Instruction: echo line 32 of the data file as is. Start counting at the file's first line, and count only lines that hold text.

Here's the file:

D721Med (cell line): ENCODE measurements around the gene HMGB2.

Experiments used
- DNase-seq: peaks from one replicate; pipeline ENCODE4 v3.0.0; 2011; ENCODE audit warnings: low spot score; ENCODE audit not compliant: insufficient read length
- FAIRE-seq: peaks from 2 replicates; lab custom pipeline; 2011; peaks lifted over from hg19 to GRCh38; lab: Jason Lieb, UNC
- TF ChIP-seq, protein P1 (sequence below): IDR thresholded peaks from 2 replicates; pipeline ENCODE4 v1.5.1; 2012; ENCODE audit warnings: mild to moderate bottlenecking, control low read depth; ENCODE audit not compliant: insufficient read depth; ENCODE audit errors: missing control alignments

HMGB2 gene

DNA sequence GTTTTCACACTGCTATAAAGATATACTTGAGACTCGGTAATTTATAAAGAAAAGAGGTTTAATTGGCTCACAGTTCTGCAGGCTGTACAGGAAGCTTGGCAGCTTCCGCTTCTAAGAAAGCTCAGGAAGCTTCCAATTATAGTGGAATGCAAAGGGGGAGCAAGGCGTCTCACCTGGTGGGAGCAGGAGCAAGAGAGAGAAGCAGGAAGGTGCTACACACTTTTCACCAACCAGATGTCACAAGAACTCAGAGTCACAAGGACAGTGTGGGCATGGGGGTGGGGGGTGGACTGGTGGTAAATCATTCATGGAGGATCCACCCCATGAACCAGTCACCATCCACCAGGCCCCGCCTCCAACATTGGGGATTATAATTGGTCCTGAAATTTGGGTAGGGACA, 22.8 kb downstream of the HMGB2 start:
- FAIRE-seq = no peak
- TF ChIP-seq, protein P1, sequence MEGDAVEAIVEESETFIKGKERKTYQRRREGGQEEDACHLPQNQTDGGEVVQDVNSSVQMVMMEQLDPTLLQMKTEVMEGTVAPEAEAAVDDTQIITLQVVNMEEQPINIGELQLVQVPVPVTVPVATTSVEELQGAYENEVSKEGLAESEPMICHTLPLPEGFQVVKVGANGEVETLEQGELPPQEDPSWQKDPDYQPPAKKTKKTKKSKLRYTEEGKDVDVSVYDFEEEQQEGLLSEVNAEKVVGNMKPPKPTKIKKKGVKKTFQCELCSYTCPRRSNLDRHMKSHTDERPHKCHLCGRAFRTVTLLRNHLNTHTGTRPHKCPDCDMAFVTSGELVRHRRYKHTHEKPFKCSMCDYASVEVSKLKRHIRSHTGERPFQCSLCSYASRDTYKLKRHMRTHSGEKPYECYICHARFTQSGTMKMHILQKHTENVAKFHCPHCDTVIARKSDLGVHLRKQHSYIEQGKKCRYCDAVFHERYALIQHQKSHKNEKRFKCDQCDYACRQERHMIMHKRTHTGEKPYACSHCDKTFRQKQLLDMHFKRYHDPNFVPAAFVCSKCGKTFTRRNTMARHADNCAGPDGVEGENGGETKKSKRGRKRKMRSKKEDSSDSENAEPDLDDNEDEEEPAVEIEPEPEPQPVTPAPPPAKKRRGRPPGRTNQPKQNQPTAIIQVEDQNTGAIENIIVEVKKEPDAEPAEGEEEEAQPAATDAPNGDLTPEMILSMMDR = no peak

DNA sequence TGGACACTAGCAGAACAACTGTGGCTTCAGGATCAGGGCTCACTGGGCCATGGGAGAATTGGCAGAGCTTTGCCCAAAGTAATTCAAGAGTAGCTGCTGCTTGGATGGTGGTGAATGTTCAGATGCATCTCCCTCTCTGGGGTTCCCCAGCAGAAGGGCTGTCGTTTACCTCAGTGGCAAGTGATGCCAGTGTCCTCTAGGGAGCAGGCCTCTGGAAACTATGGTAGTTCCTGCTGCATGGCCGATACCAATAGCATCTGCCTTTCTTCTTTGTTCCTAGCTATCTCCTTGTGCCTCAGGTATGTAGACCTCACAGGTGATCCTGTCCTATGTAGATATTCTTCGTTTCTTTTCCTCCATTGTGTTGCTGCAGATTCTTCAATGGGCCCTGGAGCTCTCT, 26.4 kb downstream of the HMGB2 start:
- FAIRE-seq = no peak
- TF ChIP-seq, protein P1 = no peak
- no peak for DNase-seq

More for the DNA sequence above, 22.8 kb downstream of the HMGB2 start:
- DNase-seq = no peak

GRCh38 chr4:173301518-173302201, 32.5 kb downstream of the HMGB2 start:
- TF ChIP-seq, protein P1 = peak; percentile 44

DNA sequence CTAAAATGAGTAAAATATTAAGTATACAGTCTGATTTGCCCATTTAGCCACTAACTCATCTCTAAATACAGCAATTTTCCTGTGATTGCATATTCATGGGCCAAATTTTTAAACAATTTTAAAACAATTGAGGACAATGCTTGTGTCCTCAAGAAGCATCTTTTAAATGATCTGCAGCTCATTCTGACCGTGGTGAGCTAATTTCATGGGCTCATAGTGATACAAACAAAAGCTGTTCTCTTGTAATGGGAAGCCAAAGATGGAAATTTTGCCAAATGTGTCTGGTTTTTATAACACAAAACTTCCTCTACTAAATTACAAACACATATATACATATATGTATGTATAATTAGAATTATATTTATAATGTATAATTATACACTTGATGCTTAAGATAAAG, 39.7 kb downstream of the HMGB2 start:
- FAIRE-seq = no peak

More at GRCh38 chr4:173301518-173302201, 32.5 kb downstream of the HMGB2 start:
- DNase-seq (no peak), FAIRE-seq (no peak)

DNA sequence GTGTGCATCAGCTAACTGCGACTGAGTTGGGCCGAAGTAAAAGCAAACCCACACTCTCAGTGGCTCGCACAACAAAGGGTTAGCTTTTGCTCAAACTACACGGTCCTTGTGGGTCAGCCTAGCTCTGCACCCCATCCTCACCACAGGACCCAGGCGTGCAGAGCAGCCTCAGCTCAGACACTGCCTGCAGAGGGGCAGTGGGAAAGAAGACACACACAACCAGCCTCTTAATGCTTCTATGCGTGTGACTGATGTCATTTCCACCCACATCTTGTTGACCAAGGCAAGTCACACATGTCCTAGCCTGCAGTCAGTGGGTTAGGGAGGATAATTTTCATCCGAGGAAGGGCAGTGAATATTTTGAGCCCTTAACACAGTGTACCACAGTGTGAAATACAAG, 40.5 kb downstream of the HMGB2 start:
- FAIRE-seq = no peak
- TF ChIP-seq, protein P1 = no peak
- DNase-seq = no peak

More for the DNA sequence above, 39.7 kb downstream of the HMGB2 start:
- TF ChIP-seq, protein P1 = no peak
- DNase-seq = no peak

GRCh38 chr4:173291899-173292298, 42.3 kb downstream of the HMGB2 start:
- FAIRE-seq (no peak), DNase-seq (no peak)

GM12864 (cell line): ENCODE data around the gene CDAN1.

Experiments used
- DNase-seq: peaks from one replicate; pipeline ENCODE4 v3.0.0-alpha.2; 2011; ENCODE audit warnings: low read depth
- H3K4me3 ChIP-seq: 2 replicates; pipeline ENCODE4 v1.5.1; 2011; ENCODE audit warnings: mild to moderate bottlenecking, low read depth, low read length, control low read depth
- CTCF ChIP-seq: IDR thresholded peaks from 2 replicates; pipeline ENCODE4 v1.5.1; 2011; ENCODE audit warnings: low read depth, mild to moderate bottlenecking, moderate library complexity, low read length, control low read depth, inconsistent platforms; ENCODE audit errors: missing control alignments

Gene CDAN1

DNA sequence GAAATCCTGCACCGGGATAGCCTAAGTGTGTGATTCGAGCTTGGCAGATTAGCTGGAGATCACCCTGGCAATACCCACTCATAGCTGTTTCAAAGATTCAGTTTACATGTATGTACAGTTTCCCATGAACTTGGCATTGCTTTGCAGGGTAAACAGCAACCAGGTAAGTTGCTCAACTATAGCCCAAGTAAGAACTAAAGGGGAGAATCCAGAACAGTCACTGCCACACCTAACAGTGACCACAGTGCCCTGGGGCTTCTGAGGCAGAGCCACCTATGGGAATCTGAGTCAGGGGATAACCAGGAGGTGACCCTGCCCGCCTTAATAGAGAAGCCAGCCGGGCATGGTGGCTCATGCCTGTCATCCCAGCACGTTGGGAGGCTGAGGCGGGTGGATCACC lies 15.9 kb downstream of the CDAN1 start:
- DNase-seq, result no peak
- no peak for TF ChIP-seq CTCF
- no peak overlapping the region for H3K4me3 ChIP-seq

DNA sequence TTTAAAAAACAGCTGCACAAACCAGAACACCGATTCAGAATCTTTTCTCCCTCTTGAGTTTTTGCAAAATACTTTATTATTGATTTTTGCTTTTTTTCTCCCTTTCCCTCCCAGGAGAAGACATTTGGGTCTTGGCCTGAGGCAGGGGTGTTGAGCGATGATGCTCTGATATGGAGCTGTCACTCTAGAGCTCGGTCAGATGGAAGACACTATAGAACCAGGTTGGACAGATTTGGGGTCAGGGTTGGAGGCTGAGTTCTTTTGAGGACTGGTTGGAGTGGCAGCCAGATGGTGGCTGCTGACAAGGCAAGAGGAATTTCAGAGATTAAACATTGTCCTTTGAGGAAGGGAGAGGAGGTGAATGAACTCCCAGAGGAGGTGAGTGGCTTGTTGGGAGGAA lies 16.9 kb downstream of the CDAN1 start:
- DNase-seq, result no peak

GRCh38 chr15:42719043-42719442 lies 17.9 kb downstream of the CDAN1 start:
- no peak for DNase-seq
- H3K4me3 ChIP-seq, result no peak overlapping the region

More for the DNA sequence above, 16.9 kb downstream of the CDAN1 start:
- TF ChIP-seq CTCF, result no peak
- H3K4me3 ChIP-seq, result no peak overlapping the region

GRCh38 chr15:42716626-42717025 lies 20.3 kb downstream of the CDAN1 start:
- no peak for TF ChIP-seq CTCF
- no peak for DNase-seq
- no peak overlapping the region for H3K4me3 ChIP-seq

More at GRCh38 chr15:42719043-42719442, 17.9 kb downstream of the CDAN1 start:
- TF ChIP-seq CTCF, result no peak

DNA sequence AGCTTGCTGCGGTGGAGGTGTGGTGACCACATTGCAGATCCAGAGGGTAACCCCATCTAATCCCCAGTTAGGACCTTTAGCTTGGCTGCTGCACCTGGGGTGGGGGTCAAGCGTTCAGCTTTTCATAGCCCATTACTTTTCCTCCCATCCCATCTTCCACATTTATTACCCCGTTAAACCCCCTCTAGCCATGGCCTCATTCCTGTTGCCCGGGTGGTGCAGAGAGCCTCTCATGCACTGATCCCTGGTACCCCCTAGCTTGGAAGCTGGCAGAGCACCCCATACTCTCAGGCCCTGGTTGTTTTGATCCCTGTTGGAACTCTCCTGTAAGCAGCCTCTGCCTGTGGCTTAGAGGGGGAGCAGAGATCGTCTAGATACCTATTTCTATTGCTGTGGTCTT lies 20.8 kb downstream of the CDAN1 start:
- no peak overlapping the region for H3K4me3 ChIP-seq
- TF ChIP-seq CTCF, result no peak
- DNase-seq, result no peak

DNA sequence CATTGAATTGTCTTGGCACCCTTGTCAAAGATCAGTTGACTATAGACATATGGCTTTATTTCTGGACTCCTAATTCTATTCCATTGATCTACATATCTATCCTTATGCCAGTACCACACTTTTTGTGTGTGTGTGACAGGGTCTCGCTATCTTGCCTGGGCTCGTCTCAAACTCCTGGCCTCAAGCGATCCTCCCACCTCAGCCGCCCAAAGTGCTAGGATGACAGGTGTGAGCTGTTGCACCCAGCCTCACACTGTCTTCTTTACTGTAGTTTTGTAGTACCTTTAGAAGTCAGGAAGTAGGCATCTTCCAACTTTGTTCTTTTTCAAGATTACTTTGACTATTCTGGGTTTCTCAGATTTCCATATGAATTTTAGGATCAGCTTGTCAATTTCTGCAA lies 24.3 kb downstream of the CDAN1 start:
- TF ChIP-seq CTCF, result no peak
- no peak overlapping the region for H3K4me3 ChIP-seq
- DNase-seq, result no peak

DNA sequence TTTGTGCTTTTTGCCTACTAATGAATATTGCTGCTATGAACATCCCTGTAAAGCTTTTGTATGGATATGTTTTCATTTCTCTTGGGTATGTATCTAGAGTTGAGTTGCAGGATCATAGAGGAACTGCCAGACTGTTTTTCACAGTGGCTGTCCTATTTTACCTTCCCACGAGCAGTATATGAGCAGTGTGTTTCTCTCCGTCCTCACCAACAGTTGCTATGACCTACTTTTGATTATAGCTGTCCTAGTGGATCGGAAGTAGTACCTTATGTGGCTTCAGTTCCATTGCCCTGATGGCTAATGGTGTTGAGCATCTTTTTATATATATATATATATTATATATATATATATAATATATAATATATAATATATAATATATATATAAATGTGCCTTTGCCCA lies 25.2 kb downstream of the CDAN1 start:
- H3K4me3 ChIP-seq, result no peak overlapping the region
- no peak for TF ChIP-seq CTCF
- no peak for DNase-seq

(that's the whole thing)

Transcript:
Experiments used